I’m thrilled that Eleanor Roosevelt will be sharing the $5 bill with Abraham Lincoln. ER is one of my heroes. She’s an inspiring champion of diversity and a leadership role model. I’m fortunate to know of her impact firsthand – both as a resident of Roosevelt country in New York’s Hudson Valley, and as a nonprofit strategist working for greater diversity within nonprofit organizations – from executive staff to board members to donors.
At a time when messages of inclusion feel sorely needed in our nation and the world, I believe that nonprofits can play a powerful role in demonstrating the value of diversity and developing compassionate leaders and service-minded individuals. For proof, here’s a look at the impact of an organization built on the character and values of Eleanor Roosevelt.
Lionizing Leadership and Service
The Eleanor Roosevelt Center at Val-Kill (ERVK) is a nonprofit organization based at her home, Val-Kill, which is located near President Franklin Roosevelt’s family home and presidential library in Hyde Park. The mission of ERVK is to continue the legacy of the great first lady and humanitarian. In accomplishing that mission it is building relationships with a key audience – young people, and specifically young women.
There are two Eleanor Roosevelt Leadership and Human Rights Legacy programs: Girls’ Leadership Worldwide (GLW), for high school girls, which is held in the summer; and Eleanor Roosevelt Community College Emerging Leaders (ECCEL), for students, female and male, attending community colleges in Dutchess, Orange, Rockland and Ulster counties of downstate New York. (Val-Kill is located in Dutchess and the others comprise a neighboring region.)
We might expect that Eleanor Roosevelt would be a remote figure for teen girls today. Not true, says Kathleen Dunham, ERVK executive director. Many girls connect with ER on a very personal level. “Girls are particularly struck by the fact that [ER] was shy, not really outgoing, not happy with her looks; that she suffered through neglectful parents; and [she] still put all of that aside to live her passion. While they come to the program with some knowledge of ER, they learn how those things only made her stronger.”
There’s evidence that those lessons from ER are applied with great success. Surveys from the 2015 program show that the top three areas of growth for participating girls were self-confidence, leadership and commitment to making a difference, with 92% feeling prepared to take on a leadership role in their school or community.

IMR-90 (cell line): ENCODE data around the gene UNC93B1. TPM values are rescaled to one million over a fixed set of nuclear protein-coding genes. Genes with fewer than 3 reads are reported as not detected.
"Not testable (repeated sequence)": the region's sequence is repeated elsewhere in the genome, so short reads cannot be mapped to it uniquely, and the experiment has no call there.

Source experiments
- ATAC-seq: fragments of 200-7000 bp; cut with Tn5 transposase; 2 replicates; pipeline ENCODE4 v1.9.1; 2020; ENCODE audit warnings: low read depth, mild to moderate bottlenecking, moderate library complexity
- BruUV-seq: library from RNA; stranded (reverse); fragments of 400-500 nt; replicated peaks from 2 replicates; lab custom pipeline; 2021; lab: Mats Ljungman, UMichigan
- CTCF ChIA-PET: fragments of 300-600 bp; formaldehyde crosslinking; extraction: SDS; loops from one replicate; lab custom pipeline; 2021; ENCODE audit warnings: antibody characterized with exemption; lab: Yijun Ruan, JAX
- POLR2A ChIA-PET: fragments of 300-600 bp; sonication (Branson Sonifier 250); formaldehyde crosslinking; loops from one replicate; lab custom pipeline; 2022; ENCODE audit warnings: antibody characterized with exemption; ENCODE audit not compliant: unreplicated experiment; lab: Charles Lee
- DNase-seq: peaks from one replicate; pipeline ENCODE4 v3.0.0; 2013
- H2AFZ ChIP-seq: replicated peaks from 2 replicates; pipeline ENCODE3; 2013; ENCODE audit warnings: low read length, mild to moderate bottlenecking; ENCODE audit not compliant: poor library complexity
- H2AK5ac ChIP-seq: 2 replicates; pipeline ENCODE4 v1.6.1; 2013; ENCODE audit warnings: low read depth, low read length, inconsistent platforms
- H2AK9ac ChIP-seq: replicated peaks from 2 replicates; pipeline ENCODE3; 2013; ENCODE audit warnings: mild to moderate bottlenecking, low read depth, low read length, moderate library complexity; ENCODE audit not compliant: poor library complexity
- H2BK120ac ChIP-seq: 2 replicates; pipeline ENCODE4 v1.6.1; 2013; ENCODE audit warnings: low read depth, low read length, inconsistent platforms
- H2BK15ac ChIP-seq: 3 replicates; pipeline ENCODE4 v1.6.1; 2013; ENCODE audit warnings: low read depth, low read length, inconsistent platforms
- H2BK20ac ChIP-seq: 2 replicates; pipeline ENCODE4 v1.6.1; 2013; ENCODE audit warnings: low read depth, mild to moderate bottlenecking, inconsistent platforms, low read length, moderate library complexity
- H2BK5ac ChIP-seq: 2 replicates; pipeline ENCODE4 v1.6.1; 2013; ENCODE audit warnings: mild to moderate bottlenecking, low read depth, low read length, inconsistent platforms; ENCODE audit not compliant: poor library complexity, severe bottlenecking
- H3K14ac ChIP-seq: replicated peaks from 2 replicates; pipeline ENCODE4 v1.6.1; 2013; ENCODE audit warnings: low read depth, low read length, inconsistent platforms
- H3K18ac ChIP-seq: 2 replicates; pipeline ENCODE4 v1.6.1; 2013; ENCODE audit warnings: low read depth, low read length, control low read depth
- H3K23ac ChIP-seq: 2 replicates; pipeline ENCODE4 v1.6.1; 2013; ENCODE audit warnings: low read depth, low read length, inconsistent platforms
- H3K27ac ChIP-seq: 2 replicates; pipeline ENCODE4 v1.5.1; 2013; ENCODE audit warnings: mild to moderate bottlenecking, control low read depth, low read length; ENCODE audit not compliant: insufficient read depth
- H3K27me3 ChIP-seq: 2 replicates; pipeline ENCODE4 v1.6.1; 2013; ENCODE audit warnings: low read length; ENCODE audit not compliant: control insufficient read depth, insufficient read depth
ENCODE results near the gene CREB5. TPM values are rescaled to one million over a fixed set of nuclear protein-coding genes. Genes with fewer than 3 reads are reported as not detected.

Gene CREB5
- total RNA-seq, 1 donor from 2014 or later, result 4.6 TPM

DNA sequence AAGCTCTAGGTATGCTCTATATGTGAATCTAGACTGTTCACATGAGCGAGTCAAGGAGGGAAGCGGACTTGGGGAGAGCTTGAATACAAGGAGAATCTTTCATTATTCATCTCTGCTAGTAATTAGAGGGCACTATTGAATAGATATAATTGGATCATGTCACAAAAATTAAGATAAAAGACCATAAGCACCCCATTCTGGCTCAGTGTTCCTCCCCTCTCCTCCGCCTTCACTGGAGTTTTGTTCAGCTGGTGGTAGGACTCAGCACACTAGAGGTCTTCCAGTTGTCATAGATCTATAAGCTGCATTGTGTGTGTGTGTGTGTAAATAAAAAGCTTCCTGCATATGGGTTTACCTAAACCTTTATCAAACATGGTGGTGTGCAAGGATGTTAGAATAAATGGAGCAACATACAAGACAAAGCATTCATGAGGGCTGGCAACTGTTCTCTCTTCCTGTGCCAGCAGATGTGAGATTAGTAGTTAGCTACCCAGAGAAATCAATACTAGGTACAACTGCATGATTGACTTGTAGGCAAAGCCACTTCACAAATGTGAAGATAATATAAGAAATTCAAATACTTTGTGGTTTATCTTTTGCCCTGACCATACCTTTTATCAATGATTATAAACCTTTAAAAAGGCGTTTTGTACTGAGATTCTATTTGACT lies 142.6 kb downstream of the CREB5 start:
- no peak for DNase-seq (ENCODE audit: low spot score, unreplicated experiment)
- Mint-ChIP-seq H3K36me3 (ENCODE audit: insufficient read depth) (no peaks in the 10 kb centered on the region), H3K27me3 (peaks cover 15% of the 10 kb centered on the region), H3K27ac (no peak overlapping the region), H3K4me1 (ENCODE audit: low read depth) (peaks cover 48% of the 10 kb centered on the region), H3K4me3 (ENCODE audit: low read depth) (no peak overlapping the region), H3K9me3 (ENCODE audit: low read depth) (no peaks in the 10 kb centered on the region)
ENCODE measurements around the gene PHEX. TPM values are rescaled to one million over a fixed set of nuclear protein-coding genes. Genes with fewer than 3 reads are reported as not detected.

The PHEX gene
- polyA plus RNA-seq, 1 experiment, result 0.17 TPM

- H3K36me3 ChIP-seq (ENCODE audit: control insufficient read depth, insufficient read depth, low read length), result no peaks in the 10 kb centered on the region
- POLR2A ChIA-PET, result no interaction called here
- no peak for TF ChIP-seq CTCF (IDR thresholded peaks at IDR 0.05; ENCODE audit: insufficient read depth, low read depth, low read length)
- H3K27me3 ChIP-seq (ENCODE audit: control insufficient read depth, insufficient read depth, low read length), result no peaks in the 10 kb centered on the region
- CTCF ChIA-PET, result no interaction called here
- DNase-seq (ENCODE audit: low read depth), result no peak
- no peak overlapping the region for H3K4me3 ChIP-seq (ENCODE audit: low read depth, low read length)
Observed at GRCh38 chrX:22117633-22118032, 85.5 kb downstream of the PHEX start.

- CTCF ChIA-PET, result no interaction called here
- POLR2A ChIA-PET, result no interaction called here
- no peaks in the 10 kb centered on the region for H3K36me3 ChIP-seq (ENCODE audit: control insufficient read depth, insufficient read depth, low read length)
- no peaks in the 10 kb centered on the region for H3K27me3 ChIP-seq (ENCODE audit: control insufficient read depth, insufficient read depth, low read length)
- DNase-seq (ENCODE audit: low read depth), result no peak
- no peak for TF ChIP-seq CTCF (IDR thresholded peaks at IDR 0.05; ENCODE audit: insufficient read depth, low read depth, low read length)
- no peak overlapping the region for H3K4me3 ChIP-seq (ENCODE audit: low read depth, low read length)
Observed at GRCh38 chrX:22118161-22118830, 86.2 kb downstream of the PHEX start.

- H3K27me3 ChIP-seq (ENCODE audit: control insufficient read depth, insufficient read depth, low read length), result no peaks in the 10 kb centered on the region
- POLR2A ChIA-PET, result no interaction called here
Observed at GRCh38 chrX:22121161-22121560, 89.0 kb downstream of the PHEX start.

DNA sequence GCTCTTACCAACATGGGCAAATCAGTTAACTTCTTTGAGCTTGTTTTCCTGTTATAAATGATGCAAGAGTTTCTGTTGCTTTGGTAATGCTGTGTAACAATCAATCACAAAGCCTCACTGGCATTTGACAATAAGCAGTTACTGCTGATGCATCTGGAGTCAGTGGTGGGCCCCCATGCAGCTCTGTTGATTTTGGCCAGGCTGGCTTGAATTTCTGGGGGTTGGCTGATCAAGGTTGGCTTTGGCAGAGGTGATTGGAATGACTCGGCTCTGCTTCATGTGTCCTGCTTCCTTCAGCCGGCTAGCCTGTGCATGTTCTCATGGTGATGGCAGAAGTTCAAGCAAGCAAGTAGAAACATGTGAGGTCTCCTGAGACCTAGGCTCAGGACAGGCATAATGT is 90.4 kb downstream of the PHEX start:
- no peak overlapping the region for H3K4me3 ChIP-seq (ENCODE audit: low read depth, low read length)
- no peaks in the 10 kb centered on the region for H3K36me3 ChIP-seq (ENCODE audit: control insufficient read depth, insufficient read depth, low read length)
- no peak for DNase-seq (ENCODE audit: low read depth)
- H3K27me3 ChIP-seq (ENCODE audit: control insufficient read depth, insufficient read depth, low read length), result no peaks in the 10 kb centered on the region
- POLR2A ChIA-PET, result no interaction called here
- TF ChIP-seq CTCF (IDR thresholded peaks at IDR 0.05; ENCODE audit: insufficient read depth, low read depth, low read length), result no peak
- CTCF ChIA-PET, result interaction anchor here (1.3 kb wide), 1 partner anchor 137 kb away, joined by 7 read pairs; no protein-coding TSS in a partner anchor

Insights With Impact
To read the girls’ analysis of what they learn during the nine-day GLW institute is to recognize how much meaning can be conveyed through even a relatively short experience. Consider these examples from 2015 alumnae:
“I learned that I can use my feelings I’ve been ashamed of for the greater good. I also realized that truly everyone has the potential to be a leader, and that a leader sees that and is not threatened but rather inspired.” – Myisha, Sudbury, Massachusetts
“My definition of leadership when I first began this journey was completely different. I thought it meant you were the ‘boss’ of the group. But no, now I know how inaccurate that is. Leadership is the act of having a purpose and bringing along others.” – Alana, New York, New York
Who wouldn’t want a Myisha or Alana in their future director’s office, serving on the board or as a loyal donor? Programs for young people can be a great generational investment for nonprofits and yield reciprocal benefits.
ECCEL for community college students also has a strong track record in shaping leaders and impassioned citizens in the Eleanor Roosevelt mold. Interested students apply for the program, which runs through the college year. They typically represent age, gender, racial and ethnic diversity. Recent participants reported these outcomes:
- 88% said their communication and interpersonal skills improved, preparing them to be more effective leaders and/or team members;
- 94% felt more prepared to build relationships with business and community leaders;
- 94% stated the ECCEL program made them more aware and able to identify their strengths and passions and how to use them to pursue personal goals;
- 94% felt more prepared to take on a leadership role in their school, community or field of interest.
ECCEL alumni may carry their enhanced personal skills and perceptions to other colleges or directly into the workforce. Their influence may be felt at home, on the job, within their communities or beyond. It’s a case for nonprofit (as well as for-profit) support of focused education programs, which might be service-learning at local institutions, to help create a more engaged citizenry.
Believing in Change and Its Power
Chris Roellke is dean of Vassar College and a past ERVK board chairman. Ask what stands out to him about Eleanor Roosevelt as a role model of service and he quotes an enduring ER belief: “‘It is better to light a candle than to curse the darkness.’ Her commitment to service always brought with it a sincere optimism that efforts to promote change will, in fact, make a tangible difference for those that are disenfranchised.”
And, he adds, “Most noteworthy to me is Eleanor’s ability to work so effectively across differences…. to reach out, listen and embrace a very diverse audience.”
I believe that’s precisely what nonprofits do – or are working to do better. In its own way, every organization is a candle pushing away the darkness. But by pushing toward greater diversity in all areas – and in particular, by targeting young people as change agents and future service leaders – every nonprofit can burn brighter. Think of the collective potential to light the world.